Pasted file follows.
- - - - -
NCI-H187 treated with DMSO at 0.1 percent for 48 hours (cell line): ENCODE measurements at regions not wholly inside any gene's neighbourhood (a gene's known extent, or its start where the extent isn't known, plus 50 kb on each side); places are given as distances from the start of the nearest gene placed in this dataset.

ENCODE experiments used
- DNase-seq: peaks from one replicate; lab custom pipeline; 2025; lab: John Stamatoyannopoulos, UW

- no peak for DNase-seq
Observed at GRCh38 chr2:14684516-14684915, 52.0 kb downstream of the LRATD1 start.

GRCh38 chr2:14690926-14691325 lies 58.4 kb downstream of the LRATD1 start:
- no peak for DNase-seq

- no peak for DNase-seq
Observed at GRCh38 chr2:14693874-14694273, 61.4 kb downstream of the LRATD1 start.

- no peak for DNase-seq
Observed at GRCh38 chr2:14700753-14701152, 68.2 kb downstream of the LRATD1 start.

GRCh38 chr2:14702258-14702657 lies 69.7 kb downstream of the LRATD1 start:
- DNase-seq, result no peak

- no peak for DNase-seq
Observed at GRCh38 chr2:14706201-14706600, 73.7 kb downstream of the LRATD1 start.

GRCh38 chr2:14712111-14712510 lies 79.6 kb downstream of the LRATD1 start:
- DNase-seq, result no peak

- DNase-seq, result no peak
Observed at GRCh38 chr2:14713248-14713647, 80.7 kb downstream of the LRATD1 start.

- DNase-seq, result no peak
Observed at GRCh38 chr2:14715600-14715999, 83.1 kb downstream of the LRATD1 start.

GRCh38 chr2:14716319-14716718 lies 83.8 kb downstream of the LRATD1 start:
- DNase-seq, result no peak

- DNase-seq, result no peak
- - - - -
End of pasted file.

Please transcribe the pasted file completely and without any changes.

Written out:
NCI-H187 treated with DMSO at 0.1 percent for 48 hours (cell line): ENCODE measurements at regions not wholly inside any gene's neighbourhood (a gene's known extent, or its start where the extent isn't known, plus 50 kb on each side); places are given as distances from the start of the nearest gene placed in this dataset.

ENCODE experiments used
- DNase-seq: peaks from one replicate; lab custom pipeline; 2025; lab: John Stamatoyannopoulos, UW

- no peak for DNase-seq
Observed at GRCh38 chr2:14684516-14684915, 52.0 kb downstream of the LRATD1 start.

GRCh38 chr2:14690926-14691325 lies 58.4 kb downstream of the LRATD1 start:
- no peak for DNase-seq

- no peak for DNase-seq
Observed at GRCh38 chr2:14693874-14694273, 61.4 kb downstream of the LRATD1 start.

- no peak for DNase-seq
Observed at GRCh38 chr2:14700753-14701152, 68.2 kb downstream of the LRATD1 start.

GRCh38 chr2:14702258-14702657 lies 69.7 kb downstream of the LRATD1 start:
- DNase-seq, result no peak

- no peak for DNase-seq
Observed at GRCh38 chr2:14706201-14706600, 73.7 kb downstream of the LRATD1 start.

GRCh38 chr2:14712111-14712510 lies 79.6 kb downstream of the LRATD1 start:
- DNase-seq, result no peak

- DNase-seq, result no peak
Observed at GRCh38 chr2:14713248-14713647, 80.7 kb downstream of the LRATD1 start.

- DNase-seq, result no peak
Observed at GRCh38 chr2:14715600-14715999, 83.1 kb downstream of the LRATD1 start.

GRCh38 chr2:14716319-14716718 lies 83.8 kb downstream of the LRATD1 start:
- DNase-seq, result no peak

- DNase-seq, result no peak